What Happens When You Put Copper Wire in Silver Nitrate?

by Jessica Clifton

One of the most fascinating chemical experiments is the reaction between silver nitrate and copper wire in water. Characterised by fractal-like precipitates, this experiment is a stunning example of a simple redox reaction.

When you place a copper wire into a solution of silver nitrate and water, crystals begin to appear. These grow on the copper and form a crystallised structure. But before we get in to why this happens, we must first take a look at the components involved.

What is Silver Nitrate?

Silver nitrate is a caustic chemical compound with the formula AgNO3. Interestingly, it was previously known as lunar caustic by ancient alchemists who associated silver with the moon.

Silver nitrate is highly soluble in water and other solvents. It is also less sensitive to light than its silver halide relatives, and is made by dissolving large amounts of silver in nitric acid.

Even though silver nitrate is poisonous if ingested, it has a variety of applications in medicine where it is used for its antiseptic properties. Silver nitrate is also used as the forerunner in most silver compounds, including those used in photography.

What is Copper?

Copper (Cu) is one of the only metals that doesn’t require extraction from an ore. This is because its natural form is directly usable.

Copper has weak metallic bonds, which is why it is one of the more ductile metals. While copper is known for its reddish colour, it is also recognised for its green pigment – think of the Statue of Liberty, for example.

This green layer is actually a protective coating known as patina. It forms when copper has been exposed to air for a long period of time, and provides protection against further corrosion.

Precipitates of silver after reacting with copper
When copper wire is left in an aqueous solution of silver nitrate, precipitates of silver begin to accumulate along the wire. These appear like crystal fractals, and can later be removed, dried and collected.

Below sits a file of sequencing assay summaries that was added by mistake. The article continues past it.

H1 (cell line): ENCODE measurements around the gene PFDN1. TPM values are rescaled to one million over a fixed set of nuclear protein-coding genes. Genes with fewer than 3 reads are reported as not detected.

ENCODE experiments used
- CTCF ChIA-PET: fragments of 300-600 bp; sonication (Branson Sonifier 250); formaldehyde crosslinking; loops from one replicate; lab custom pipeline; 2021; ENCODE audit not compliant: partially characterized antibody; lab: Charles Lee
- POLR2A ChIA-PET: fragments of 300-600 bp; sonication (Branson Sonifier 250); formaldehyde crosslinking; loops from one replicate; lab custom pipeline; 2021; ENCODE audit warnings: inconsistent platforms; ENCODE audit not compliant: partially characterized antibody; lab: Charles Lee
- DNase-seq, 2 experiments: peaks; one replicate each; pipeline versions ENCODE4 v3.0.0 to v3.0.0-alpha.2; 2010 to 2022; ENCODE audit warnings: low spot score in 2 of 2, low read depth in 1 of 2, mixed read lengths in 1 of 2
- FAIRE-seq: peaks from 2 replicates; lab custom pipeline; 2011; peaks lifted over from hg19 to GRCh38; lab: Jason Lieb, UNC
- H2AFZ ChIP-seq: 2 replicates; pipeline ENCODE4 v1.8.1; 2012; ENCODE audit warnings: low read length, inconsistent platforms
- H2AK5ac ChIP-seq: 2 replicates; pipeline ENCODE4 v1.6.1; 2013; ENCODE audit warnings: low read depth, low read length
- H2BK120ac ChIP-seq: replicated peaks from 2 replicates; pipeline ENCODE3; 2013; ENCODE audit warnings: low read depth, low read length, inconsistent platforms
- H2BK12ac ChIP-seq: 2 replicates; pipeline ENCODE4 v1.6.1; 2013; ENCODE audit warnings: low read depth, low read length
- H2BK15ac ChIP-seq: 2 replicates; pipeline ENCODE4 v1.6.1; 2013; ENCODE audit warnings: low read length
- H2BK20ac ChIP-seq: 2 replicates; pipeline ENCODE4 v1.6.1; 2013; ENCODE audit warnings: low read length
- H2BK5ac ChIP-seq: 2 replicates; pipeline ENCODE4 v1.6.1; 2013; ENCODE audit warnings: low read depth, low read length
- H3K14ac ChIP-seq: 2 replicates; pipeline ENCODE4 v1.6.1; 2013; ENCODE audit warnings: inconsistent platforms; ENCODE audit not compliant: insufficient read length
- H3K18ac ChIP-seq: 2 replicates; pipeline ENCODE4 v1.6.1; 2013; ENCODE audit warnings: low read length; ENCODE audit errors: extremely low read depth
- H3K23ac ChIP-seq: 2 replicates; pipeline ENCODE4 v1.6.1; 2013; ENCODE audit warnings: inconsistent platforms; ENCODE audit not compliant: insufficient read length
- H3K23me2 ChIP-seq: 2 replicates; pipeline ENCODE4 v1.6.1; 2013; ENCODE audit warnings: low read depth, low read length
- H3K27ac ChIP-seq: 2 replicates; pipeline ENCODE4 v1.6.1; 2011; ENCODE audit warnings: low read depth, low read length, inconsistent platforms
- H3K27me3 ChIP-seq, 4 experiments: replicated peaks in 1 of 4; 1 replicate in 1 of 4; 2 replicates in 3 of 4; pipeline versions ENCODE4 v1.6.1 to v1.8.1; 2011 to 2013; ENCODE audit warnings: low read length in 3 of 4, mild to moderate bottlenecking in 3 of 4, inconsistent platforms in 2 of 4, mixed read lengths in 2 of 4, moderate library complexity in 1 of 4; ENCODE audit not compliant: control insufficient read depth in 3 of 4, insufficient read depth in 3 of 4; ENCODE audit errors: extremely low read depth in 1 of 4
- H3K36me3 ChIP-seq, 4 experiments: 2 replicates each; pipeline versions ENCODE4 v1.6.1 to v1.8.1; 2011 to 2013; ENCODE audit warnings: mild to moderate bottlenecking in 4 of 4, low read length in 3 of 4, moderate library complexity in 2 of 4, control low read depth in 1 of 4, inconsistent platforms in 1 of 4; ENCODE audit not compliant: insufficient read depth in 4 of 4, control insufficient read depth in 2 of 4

The Reaction

When a copper wire is introduced into an aqueous silver nitrate solution, a single replacement reaction occurs. This is when two elements in a reaction swap places, one replacing the other. This is a type of redox reaction. 

At the beginning of the experiment, the pure elemental form of copper (Cu) is oxidised by the silver nitrate solution. This means that it loses electrons and forms copper ions. These ions replace the silver ions that are present in the aqueous silver nitrate solution to form a new compound: copper nitrate.

Meanwhile, the opposite process happens to the silver nitrate. Rather than losing electrons, the silver ions in the nitrate solution gain electrons as they undergo reduction. This changes them into their elemental form (Ag) which replaces the elemental copper. This reaction is also known as a redox reaction, and we can express it in the following way:

Copper Metal (Cu) + Silver Nitrate (AgNO3) = Silver Metal (Ag) + Copper Nitrate (CuNO3)


As the silver nitrate is converted into its elemental form, the deposits of silver coat the surface of the copper wire where they continue to accumulate over time. This forms a captivating crystalline structure around the wire.

Sometimes, the crystal-like precipitates are later separated from the copper and used in pieces of fractal artwork.

The solution at the end of the experiment is a characteristic blue colour. This is because of the presence of copper nitrate, which appears blue because of its ability to absorb the white light that passes through a solution. This happens with most transition metals.

Check out the video below which demonstrates how this reaction occurs:

At ReAgent, our shelves are stocked with a range of silver nitrate products. From 0.01M solutions to silver nitrate solid, all of our chemicals have a 100% quality guarantee. Check out our online shop to find the chemical that’s right for you, or contact us today for more information.


The blog on chemicals.co.uk and everything published on it is provided as an information resource only. The blog, its authors and affiliates accept no responsibility for any accident, injury or damage caused in part or directly from following the information provided on this website. We do not recommend using any chemical without first consulting the Material Safety Data Sheet which can be obtained from the manufacturer and following the safety advice and precautions on the product label. If you are in any doubt about health and safety issues please consult the Health & Safety Executive (HSE).